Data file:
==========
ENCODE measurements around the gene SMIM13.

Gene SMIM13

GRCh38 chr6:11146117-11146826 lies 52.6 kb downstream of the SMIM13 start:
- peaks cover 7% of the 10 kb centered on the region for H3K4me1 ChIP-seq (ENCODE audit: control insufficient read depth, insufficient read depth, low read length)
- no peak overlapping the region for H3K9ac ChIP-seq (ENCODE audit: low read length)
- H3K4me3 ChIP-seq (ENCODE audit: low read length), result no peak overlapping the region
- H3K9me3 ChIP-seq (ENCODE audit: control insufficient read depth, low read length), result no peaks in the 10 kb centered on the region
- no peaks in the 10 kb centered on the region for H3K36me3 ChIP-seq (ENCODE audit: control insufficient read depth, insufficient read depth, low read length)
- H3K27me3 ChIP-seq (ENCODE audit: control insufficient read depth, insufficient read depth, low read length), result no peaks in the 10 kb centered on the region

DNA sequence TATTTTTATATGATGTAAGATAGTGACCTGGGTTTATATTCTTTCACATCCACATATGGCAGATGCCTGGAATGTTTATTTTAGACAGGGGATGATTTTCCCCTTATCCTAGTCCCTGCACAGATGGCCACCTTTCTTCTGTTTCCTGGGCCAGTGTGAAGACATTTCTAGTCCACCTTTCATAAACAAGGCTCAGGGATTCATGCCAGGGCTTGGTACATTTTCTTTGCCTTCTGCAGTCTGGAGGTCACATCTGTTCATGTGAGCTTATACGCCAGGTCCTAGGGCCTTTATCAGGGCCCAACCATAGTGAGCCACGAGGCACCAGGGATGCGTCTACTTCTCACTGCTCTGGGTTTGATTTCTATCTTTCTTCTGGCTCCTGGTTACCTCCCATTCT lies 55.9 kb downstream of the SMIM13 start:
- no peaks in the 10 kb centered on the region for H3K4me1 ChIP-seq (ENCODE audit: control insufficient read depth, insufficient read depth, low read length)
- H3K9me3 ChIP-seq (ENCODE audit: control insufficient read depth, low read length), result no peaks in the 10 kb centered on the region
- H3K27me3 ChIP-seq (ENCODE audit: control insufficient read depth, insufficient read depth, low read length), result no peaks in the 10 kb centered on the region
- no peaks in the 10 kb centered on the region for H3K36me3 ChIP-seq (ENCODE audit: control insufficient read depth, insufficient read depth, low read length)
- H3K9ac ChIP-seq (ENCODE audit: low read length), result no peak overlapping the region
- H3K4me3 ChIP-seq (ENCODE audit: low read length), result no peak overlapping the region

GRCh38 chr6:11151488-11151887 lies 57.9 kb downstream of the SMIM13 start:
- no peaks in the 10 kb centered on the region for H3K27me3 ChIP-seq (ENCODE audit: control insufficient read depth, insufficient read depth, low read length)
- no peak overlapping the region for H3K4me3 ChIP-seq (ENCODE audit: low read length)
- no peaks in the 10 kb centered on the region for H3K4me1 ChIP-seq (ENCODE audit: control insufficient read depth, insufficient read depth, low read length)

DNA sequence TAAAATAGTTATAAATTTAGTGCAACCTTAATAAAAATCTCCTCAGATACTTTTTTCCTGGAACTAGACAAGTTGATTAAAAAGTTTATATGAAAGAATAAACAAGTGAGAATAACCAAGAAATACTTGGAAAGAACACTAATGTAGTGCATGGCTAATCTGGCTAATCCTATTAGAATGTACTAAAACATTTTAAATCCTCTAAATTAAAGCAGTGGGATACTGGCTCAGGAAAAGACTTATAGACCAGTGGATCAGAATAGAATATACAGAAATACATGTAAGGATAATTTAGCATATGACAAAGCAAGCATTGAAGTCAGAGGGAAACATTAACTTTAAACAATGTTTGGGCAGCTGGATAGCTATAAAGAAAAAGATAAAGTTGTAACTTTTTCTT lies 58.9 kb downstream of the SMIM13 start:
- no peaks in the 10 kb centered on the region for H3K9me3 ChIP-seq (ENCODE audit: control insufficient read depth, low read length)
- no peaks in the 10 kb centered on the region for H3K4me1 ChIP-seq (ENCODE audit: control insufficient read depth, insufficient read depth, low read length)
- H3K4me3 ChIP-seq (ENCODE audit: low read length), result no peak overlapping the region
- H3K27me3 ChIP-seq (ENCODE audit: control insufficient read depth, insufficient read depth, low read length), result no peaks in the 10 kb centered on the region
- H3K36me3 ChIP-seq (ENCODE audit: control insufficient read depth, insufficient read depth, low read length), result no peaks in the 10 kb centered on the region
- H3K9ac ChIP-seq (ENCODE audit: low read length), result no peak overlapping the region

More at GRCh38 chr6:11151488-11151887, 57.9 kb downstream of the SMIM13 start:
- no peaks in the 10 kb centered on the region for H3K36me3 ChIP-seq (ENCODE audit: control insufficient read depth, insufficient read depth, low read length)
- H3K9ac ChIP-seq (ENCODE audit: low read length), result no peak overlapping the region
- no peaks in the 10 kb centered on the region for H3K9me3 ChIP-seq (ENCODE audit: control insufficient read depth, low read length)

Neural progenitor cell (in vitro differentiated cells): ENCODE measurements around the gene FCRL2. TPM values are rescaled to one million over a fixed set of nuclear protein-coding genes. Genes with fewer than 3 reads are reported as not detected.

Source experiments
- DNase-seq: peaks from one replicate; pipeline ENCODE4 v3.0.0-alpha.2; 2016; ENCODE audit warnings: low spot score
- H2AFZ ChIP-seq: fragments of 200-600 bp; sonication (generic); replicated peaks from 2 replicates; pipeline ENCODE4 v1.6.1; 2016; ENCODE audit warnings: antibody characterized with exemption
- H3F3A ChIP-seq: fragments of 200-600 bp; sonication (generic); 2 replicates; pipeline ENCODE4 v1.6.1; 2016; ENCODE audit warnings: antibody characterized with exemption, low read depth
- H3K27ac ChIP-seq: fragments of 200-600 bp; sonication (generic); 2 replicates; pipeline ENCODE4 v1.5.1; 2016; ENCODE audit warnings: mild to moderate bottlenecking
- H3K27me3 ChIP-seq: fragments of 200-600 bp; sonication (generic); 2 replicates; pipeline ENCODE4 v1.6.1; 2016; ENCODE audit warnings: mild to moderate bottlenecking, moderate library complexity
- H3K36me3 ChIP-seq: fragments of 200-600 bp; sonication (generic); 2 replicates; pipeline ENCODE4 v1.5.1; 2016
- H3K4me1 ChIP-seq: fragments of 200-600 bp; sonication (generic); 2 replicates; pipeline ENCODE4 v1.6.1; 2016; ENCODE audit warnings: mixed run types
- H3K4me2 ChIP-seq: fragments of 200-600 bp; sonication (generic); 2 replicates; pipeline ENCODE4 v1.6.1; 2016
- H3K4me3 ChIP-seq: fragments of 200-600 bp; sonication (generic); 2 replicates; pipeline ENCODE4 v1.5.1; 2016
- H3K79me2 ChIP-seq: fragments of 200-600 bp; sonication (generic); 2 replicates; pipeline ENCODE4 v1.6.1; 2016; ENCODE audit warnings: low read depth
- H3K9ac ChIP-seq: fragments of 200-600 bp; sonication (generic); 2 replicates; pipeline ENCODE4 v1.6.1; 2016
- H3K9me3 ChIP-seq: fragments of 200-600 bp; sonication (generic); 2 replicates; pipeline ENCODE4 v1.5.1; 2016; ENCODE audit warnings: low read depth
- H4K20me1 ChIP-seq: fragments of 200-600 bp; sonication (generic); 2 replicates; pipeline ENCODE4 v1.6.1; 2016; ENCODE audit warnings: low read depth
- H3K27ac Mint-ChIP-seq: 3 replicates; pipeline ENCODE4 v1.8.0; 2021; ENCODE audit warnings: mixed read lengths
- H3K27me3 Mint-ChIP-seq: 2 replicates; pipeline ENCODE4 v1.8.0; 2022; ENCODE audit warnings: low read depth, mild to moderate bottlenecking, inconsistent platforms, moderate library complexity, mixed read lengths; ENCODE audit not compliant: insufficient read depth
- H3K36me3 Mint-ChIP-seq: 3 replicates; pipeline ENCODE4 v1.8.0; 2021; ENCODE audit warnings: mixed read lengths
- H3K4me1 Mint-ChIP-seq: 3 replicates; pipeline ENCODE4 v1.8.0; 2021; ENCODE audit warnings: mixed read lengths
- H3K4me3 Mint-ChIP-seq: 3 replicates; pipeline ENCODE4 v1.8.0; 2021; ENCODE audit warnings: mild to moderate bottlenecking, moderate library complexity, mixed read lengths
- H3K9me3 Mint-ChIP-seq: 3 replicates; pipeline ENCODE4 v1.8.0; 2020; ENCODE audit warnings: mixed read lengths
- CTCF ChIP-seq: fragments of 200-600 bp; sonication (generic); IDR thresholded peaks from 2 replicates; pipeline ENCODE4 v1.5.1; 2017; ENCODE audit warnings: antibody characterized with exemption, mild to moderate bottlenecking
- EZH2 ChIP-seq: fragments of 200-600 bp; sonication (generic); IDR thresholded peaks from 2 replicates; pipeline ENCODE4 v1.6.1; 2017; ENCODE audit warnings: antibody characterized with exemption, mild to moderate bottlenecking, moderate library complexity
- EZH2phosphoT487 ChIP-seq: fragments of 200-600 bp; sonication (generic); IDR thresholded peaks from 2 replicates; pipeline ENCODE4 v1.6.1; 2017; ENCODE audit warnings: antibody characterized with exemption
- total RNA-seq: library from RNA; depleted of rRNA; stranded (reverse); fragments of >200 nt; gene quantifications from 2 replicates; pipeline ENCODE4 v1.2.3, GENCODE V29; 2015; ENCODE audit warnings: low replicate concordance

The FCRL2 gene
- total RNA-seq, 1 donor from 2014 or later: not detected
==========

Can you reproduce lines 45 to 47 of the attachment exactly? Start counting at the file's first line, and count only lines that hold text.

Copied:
- H3K9me3 ChIP-seq: fragments of 200-600 bp; sonication (generic); 2 replicates; pipeline ENCODE4 v1.5.1; 2016; ENCODE audit warnings: low read depth
- H4K20me1 ChIP-seq: fragments of 200-600 bp; sonication (generic); 2 replicates; pipeline ENCODE4 v1.6.1; 2016; ENCODE audit warnings: low read depth
- H3K27ac Mint-ChIP-seq: 3 replicates; pipeline ENCODE4 v1.8.0; 2021; ENCODE audit warnings: mixed read lengths